German Village Embraces Alternative Energy and Becomes Global Model


One village in Germany is producing more energy than it needs. Best of all, it’s alternative energy sourced from clean sources.

Wildpoldsried, located in the southern German region known as Bavaria and where 2,600 people live, produces 321 per cent more energy than it needs. As a result, it can make money out of this energy surplus by selling back into the grid for a cool 4 million Euro, or US$5.7 million (that’s US$2,192 per person) per year.

The green initiative started in 1997 when the local council set out to create new jobs, attract new industries and keep it all local at the same time. Since then, Wildpoldsried has equipped nine new community buildings with solar panels, built four biogas digesters and installed seven wind mills. 190 private households have solar panels and the district benefits from small hydroplants, ecological flood control and a natural waste water system. The village is so successful that it has created a mission statement called WIR-2020, or Wildpoldsried Innovative Leadership, to inspire others.

The local community has received several awards for its conservation and alternative energy groundbreaking work and they visit other village councils to show them their climate protection (‘klimaschutz’) initiative. Mayor Zengerle even has been traveling abroad to inspire other communities to go green and make money at the same time.

And what is the main lesson we can learn from the citizens of Wildpoldsried? “The mitigation of climate change in practice can only be implemented with the citizens and with the Village Council behind them 100 per cent of the way. This model cannot be forced from only one side,” Zengerle told Biocycle.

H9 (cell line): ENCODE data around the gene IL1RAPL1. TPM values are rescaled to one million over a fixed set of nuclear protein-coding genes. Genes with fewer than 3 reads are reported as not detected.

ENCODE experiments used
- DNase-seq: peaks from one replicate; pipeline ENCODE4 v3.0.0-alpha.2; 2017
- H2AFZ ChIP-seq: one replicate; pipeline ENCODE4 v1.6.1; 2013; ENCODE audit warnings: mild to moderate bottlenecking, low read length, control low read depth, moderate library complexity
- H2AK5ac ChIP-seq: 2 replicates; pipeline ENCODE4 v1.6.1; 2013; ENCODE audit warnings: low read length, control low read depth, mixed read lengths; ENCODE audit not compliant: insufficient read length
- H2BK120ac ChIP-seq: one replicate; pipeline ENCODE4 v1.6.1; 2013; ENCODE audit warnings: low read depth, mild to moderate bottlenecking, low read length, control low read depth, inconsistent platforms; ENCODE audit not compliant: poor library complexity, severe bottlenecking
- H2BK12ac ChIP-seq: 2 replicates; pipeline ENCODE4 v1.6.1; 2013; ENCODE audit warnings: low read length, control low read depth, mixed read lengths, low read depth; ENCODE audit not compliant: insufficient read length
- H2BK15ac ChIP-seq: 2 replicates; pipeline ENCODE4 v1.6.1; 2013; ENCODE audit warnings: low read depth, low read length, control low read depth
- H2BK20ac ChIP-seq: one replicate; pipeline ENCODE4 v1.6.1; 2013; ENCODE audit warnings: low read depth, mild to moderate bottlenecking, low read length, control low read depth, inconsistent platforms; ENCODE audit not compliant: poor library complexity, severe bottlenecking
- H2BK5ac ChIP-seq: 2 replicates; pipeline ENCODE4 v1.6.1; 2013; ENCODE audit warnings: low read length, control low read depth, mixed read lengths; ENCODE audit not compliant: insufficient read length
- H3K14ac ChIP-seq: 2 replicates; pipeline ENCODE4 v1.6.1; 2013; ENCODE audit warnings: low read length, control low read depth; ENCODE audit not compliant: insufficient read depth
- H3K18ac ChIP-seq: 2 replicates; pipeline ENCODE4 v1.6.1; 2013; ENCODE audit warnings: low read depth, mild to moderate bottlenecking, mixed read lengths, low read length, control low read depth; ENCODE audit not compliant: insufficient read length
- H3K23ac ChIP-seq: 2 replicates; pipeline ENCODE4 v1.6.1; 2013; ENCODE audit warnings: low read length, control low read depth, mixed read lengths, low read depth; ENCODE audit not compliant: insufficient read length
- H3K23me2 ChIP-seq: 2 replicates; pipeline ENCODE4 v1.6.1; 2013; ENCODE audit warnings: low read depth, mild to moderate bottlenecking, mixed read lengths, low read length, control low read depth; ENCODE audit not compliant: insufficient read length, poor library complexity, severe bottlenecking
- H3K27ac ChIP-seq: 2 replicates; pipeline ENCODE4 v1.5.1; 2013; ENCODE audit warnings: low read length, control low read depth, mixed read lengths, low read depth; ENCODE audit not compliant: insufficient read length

Article by Antonio Pasolini, a Brazilian writer and video art curator based in London, UK. He holds a BA in journalism and an MA in film and television.

About Author

Walter’s contributions to CleanTechies over the past 4 years have been instrumental in growing the publications social media channels via his ongoing editorial and data driven strategies. He is the founder and managing director of Sunflower Tax, a renewable energy tax and finance consultancy based in San Diego, California. Active in the San Diego clean technology community, participating in events sponsored by CleanTech San Diego, EcoTopics, and Cleantech Open San Diego, Walter has also been a presenter at numerous California Center for Sustainability (CCSE) programs. He currently serves as an adjunct professor at the University of San Diego School of Law where he teaches a course on energy taxation and policy.

1 Comment

  1. Great example that the U.S. (conservatives) should see! However, were there subsidies received from the government to encourage the building of energy infrastructure. It would be good to know the whole picture and how it could be replicated.